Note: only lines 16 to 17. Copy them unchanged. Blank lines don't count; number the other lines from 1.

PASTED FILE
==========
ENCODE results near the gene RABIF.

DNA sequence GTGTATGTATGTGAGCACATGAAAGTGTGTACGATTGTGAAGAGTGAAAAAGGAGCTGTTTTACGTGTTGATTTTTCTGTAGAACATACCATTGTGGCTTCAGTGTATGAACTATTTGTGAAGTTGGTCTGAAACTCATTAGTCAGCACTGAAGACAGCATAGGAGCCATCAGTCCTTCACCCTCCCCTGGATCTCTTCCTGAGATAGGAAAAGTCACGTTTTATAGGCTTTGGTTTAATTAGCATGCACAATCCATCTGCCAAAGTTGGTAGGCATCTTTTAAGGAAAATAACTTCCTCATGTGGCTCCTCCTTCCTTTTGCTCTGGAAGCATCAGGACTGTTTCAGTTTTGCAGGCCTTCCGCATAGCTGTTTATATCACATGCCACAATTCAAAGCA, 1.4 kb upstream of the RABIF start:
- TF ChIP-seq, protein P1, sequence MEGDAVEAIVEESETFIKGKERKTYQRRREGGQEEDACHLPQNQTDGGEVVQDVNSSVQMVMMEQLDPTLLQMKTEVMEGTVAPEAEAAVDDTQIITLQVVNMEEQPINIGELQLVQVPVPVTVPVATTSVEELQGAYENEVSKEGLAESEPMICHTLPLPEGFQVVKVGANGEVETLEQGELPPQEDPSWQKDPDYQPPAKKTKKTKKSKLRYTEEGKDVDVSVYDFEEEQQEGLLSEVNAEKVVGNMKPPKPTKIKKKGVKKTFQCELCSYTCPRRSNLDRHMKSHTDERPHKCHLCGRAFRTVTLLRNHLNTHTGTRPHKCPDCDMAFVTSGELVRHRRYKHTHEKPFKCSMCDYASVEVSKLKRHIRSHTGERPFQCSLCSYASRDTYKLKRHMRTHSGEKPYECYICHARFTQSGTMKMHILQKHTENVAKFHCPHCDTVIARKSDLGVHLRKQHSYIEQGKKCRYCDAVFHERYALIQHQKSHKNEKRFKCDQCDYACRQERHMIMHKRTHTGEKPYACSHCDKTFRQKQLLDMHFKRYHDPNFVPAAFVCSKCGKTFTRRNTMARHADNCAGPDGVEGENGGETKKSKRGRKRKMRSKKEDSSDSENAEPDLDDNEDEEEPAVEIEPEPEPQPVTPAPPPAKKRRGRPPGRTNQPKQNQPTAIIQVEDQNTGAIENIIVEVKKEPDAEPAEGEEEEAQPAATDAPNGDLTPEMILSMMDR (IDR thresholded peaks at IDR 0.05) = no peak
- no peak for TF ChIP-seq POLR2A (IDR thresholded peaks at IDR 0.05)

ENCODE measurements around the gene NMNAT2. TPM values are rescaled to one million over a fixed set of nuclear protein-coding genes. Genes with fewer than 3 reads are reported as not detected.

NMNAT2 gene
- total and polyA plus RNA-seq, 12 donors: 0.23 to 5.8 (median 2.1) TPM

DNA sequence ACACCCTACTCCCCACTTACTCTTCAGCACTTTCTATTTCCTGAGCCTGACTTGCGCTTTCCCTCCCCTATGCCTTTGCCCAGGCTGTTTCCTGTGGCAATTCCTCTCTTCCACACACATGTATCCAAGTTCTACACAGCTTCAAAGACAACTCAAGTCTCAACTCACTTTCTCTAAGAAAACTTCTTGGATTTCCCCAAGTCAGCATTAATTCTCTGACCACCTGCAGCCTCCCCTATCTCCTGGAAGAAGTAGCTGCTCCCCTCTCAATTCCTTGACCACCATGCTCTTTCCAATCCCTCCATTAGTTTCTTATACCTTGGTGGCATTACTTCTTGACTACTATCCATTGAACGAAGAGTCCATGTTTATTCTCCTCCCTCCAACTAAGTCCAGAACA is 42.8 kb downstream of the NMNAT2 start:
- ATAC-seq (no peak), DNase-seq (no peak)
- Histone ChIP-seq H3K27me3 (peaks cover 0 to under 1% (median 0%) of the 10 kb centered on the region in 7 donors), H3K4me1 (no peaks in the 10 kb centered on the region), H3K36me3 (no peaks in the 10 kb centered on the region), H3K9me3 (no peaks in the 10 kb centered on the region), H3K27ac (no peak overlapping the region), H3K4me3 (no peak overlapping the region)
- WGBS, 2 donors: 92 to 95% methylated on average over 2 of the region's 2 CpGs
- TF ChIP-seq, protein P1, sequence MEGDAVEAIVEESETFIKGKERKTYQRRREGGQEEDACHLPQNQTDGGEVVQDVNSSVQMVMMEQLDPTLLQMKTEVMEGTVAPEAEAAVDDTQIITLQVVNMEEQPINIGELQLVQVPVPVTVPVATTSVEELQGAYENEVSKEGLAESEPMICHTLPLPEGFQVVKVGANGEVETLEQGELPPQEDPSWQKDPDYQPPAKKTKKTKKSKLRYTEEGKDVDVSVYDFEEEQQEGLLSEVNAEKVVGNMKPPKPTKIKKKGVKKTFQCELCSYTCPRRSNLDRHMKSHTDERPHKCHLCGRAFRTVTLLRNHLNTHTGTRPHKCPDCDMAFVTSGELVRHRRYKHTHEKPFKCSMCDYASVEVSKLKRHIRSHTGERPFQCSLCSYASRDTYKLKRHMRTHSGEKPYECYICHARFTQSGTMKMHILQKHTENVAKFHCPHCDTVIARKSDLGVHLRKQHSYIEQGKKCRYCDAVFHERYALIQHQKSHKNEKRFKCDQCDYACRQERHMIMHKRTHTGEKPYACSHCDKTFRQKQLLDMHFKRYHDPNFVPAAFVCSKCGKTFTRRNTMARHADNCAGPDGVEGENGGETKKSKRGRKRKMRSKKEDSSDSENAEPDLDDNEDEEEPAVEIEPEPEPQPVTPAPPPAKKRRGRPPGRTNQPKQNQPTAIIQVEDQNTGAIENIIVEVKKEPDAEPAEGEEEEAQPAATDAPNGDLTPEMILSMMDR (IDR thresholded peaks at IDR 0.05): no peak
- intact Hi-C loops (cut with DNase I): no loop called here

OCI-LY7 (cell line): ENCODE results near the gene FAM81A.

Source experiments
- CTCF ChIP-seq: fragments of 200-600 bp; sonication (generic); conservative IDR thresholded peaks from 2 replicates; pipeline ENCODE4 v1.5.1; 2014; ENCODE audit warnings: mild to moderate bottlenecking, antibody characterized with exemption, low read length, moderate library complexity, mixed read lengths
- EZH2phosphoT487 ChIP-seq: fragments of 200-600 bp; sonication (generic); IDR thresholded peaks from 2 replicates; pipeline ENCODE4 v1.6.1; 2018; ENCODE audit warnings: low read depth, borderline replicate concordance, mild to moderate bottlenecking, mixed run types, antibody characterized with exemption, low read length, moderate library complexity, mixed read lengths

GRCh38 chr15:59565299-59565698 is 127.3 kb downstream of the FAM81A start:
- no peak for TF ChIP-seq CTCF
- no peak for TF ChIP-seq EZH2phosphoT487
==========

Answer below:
- CTCF ChIP-seq: fragments of 200-600 bp; sonication (generic); conservative IDR thresholded peaks from 2 replicates; pipeline ENCODE4 v1.5.1; 2014; ENCODE audit warnings: mild to moderate bottlenecking, antibody characterized with exemption, low read length, moderate library complexity, mixed read lengths
- EZH2phosphoT487 ChIP-seq: fragments of 200-600 bp; sonication (generic); IDR thresholded peaks from 2 replicates; pipeline ENCODE4 v1.6.1; 2018; ENCODE audit warnings: low read depth, borderline replicate concordance, mild to moderate bottlenecking, mixed run types, antibody characterized with exemption, low read length, moderate library complexity, mixed read lengths